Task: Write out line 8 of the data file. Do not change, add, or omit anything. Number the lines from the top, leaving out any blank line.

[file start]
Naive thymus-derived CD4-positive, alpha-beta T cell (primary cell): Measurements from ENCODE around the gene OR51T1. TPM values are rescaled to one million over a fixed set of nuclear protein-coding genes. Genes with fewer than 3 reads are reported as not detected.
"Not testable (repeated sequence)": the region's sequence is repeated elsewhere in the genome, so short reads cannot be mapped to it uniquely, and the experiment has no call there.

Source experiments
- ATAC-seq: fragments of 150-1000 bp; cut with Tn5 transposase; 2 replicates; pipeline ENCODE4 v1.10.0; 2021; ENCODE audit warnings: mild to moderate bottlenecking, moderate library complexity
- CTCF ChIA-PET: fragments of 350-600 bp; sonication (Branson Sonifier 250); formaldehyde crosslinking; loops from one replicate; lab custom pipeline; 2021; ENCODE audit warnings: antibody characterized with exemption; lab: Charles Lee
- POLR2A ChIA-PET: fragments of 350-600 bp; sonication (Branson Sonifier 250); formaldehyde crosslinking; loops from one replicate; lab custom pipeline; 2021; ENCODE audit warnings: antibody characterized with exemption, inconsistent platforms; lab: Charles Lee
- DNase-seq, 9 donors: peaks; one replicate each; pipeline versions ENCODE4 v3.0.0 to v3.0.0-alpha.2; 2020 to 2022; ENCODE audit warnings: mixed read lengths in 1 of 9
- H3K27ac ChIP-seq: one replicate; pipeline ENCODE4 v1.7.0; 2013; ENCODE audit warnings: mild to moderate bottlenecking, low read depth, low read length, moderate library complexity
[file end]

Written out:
- H3K27ac ChIP-seq: one replicate; pipeline ENCODE4 v1.7.0; 2013; ENCODE audit warnings: mild to moderate bottlenecking, low read depth, low read length, moderate library complexity